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Praise For The Living and the Dead

June 4, 2009

Everything I had read about The Living and the Dead suggested a sickly, bedridden mother sadistically tortured by her mentally ill son.  Having grown up with a sickly, bedridden mother, one could understand why this little gem sat quietly collecting dust on top of my television for over a week.  Last night, however, I took a deep breath, dropped the movie into the player, and left the room.  This is part of the ritual of movie watching in my house.  But soon everyone was asleep and the little green light on the DVD player was calling.

the dead are the living

the dead are the living

We open with a tired, bruised, and significantly battered older man walking briskly toward the window.  Outside, we see an ambulance approaching.  He seems nervous, agitated.  Flashback to what seems like years before and we meet Lord Brocklebank’s family, his wife, frail and confined to the bedroom, and his son, James, a mentally ill young man dependent on medication to keep him functional.  “Are you going away again?” James asks.  “No,” replies his father.  You always say that and you always do!” James yells.

And so we have the set-up for this small, claustrophobic story as presented by Simon Rumley, the relatively unknown independent British filmmaker who has been compared favorably to Quentin Tarantino.  And fittingly, it is the brilliance of the dialogue, the truth explored during the tightly written exchanges between father and son, husband and wife, and mother and son, that elevate The Living and the Dead well above most genre efforts in its class.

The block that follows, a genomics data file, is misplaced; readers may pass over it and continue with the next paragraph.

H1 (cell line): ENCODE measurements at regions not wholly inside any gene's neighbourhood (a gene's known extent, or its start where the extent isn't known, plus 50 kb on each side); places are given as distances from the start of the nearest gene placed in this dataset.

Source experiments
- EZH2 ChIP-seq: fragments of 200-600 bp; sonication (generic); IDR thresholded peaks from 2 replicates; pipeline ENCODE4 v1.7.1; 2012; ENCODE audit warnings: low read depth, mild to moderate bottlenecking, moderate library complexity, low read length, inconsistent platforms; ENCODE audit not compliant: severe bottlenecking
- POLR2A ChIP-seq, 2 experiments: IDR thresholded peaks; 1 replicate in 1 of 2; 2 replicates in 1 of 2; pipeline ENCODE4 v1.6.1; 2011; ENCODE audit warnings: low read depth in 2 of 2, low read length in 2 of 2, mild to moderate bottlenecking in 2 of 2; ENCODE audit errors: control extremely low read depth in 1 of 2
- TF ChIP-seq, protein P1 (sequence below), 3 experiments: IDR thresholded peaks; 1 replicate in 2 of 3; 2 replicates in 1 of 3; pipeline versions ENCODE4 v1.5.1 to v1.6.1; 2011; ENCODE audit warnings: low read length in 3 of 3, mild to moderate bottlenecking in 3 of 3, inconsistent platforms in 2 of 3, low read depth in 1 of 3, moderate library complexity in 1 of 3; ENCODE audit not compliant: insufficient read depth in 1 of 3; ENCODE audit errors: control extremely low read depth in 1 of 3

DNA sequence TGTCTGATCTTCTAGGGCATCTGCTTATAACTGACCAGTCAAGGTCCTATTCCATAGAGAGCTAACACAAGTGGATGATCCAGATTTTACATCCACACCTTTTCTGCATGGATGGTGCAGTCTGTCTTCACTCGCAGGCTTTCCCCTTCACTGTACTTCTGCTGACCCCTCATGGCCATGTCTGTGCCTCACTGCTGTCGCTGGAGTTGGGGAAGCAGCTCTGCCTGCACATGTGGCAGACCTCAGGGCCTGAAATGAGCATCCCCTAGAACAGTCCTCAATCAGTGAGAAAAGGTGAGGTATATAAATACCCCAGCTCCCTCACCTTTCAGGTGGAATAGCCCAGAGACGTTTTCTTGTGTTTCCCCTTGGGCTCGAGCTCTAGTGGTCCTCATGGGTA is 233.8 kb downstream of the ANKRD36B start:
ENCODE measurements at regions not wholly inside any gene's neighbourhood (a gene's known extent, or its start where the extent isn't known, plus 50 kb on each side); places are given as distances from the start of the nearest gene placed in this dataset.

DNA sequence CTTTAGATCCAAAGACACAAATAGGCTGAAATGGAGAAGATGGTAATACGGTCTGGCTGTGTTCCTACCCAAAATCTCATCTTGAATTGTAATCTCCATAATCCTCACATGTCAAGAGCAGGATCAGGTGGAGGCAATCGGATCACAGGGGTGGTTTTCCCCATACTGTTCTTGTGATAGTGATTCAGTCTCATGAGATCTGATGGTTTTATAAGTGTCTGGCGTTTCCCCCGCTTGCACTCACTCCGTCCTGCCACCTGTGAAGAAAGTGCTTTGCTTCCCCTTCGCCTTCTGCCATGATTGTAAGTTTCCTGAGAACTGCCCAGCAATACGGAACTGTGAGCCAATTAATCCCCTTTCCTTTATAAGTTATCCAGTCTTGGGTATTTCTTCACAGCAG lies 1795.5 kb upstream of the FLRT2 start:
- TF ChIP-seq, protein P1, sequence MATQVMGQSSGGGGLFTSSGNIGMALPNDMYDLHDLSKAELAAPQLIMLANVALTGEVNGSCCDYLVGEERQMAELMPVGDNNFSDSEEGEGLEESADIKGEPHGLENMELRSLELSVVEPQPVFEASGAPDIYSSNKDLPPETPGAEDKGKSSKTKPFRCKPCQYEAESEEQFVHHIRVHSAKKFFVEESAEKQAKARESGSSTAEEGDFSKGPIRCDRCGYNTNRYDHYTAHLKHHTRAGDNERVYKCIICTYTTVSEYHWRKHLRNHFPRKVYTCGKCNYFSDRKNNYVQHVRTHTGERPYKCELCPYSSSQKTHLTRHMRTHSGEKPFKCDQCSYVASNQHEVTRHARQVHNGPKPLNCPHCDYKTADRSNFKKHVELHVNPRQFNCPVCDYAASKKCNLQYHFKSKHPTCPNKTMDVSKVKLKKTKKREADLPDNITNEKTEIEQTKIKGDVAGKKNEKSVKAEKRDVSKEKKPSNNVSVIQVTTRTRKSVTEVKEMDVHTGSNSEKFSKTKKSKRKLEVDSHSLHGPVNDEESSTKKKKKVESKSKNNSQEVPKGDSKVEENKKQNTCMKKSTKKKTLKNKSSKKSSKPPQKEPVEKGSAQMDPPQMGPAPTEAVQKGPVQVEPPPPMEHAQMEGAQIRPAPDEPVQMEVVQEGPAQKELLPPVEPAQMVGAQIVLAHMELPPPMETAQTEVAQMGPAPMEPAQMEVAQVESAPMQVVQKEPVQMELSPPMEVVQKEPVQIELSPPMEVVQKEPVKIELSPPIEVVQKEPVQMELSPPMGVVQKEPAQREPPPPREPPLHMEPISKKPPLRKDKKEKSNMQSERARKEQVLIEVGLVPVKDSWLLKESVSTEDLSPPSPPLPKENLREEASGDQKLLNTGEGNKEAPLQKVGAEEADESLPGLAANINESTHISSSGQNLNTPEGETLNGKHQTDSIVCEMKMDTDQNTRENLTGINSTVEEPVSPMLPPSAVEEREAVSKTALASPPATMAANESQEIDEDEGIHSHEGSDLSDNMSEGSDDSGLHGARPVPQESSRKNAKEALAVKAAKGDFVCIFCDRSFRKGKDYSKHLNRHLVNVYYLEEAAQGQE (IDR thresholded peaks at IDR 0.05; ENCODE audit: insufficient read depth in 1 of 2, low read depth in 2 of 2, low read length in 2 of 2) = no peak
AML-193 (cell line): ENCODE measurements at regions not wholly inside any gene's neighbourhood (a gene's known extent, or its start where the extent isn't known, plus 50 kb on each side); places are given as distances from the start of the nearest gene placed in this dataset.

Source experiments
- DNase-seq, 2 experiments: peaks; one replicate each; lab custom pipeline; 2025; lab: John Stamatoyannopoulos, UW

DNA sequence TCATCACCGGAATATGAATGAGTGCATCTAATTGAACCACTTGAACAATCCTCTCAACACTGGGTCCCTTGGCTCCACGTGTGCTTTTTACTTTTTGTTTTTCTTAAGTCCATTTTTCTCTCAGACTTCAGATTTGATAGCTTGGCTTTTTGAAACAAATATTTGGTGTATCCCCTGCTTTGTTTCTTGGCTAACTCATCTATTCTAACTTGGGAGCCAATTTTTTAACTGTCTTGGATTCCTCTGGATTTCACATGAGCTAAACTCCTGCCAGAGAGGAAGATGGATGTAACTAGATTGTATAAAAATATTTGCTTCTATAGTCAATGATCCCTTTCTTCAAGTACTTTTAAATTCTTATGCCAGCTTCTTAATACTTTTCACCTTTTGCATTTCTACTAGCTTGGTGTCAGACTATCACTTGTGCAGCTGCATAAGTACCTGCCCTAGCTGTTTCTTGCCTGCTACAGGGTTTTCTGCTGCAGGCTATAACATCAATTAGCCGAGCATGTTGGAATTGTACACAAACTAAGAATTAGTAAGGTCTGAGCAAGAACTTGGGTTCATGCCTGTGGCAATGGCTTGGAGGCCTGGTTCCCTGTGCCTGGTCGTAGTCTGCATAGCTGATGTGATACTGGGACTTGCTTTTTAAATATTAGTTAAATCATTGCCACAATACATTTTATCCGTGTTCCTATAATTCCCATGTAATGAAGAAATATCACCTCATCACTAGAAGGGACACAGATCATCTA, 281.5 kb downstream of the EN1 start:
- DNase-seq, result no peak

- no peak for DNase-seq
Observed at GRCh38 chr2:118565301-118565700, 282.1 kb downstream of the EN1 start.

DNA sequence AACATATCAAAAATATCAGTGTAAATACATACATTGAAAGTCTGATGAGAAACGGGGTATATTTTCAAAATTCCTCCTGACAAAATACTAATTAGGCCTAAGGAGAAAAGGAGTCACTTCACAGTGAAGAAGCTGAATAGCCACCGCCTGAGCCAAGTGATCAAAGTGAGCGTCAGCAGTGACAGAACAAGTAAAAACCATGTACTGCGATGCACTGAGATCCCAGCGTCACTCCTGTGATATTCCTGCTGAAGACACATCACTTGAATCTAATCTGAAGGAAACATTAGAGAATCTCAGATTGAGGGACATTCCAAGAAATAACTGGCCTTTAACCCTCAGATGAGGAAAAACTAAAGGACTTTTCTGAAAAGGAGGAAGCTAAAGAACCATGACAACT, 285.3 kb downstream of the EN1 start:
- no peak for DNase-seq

The premise is simple.  Lord Brocklebank has responsibilities that pull him away from his sickly wife and ill son.  Each time he leaves, he summons a nurse to care for his family.  James, now a young man only functioning as a result of a very dramatic regiment of pills, longs for the respect he believes he deserves from his mom and dad; and he begs for the responsibility of caring for his mother.  His father will not have it, and vehemently denies his son.  “I want you to be proud of me,” James pleads. “Well your going about it the wrong way!” father retorts.

living with the dead

living with the dead

Before leaving, Donald visits his wife’s bedside. In a heart-wrenching scene, he leans across the bed to hug her, and proceeds to fall flat on his belly with his arm wrapped loosely around her chest.  These are the subtle moments of honesty rarely seen in films of this genre.  Rumley’s camera watches, and what we see is heartbreaking. And without a word, the director shares a private moment with the audience, allowing us to see the love and helplessness that exists between this strong man and his dying wife.

Once his father leaves, there is a moment of hope that James will be able to transcend his illness and succeed.  But he makes a crucial mistake, and Rumley captures the swirling, metal clanging of mental illness as James spirals out of control.  During another expertly staged moment, James pounds on his mother’s bedroom door. “Open the door, mummy,” he pleads. “No, ” she says.  “Open the door, ” James cries again.  “I can’t,” his mother agonizes.  “Why not?” he asks.  “Because you have the key, James.”

The Living and the Dead is a movie in three acts, and each act is poignant and horrifying in different ways.  The final act is powerful in its sheer madness, and Rumley leaves a lot to his audience’s imagination.  The movie is smart, sad, terrifying, and touching.  Roger Lloyd-Pack, as Lord Brocklebank, is superb in a fairly complex role, and the acting overall is restrained and smart.  Rumley uses sound, setting, and motion to illustrate the descent into insanity; and aside from a few strange long shots of the Lord’s dilapidated mansion, the direction is skilled and flawless.

a cure for the insane

a cure for the insane

Based on The Living and the Dead, it looks like Simon Rumley is an indie filmer to watch.  I am adding his previous efforts to my queue now.  In the meantime, I will savor this one again and again.

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